As 2019 comes to a close, and 2020 is upon us, we look back on a few Northwest stories we’ve discussed this year. Indeed, there are many, and many worth highlighting again. Here are three we’d like to revisit as we say goodbye to 2019. Read More
A new energy storage project is in the works near eastern Washington’s Chief Joseph Dam on the Columbia River. The project is expected to bring construction jobs to the region. But the nearby Confederated Tribes of the Colville Reservation worry it would harm important cultural areas. Read More
The environmental group Columbia Riverkeeper has sued dam operators along the Columbia and Snake rivers. They hope to reduce oil spills, require operators to monitor how much oil is leaking into the water and ask dam managers to look into using eco-friendly oil. Read More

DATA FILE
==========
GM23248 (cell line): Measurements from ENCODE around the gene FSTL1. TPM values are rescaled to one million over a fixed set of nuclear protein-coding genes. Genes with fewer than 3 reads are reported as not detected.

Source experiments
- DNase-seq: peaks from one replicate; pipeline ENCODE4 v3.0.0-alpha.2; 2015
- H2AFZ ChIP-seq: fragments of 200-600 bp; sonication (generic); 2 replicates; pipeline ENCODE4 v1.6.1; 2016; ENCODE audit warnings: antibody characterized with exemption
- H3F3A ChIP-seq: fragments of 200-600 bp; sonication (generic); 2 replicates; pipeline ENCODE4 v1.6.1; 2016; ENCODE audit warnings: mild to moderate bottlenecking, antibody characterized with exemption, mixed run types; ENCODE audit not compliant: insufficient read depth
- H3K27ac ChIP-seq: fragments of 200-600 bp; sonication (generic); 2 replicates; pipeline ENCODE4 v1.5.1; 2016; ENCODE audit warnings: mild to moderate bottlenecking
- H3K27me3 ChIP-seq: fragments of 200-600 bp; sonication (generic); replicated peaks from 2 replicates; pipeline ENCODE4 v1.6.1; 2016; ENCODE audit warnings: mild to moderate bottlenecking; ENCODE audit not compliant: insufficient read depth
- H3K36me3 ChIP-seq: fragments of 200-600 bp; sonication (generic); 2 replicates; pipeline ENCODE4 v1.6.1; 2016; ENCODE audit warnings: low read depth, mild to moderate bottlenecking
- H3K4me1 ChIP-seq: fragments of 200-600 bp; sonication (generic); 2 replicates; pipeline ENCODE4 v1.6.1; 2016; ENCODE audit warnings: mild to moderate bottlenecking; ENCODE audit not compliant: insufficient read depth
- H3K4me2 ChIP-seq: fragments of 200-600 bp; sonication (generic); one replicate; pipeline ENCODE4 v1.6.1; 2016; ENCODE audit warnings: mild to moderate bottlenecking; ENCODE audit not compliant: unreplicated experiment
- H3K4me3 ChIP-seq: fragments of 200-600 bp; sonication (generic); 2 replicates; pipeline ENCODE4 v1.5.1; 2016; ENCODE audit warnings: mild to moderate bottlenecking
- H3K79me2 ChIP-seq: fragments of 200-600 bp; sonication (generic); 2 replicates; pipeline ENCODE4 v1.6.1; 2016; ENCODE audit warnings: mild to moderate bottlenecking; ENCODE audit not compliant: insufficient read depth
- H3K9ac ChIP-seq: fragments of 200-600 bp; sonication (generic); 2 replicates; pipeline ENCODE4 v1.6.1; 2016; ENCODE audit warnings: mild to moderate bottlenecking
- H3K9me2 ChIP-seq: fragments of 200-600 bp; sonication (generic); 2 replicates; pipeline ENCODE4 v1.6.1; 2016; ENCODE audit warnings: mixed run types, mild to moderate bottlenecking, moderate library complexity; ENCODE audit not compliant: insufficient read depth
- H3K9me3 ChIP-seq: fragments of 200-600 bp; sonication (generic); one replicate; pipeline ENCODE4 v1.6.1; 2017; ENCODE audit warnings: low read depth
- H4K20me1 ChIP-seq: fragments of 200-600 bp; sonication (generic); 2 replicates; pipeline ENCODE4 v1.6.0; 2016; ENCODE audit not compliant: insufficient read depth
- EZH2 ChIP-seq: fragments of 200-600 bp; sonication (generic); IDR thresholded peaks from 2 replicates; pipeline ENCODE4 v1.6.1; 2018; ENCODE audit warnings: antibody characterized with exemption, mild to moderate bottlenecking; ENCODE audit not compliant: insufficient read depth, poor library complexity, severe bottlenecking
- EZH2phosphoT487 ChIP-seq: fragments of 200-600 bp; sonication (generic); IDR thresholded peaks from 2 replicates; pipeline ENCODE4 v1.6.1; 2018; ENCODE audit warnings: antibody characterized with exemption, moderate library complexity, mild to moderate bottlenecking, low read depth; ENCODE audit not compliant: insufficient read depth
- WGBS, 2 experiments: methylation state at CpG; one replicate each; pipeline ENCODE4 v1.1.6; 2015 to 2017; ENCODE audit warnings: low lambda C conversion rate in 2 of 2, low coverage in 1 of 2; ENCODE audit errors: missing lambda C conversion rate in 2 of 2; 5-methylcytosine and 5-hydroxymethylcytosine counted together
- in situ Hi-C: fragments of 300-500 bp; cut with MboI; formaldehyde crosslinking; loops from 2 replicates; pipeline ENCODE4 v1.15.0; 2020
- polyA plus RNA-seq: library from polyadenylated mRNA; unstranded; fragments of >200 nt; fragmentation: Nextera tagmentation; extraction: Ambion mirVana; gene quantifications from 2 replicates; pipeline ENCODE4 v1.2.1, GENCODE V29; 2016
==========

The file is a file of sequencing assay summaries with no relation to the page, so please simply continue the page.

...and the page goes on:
Salmon are now swimming in the upper Columbia River for the first time in decades. For regional Native tribes, Friday’s ceremonial fish release is a big step toward catching fish in traditional waters. Cheers erupted from the crowd as the first salmon was released since 1955 into the Columbia River above Chief Joseph Dam. Read More
A team of researchers presented their findings on Tuesday to the Northwest Power and Conservation Council. In short, they said, salmon can survive in the upper reaches of the Columbia Basin, and fish passage needs to happen above Chief Joseph and Grand Coulee dams. Read More
Welcome to the new digital home of Northwest Public Radio and Northwest Public Television. The new year brings an internal change to our organization, joining TV and radio. Together, we’re NWPB. Thank you for your continued support of public broadcasting in our region. Your support matters.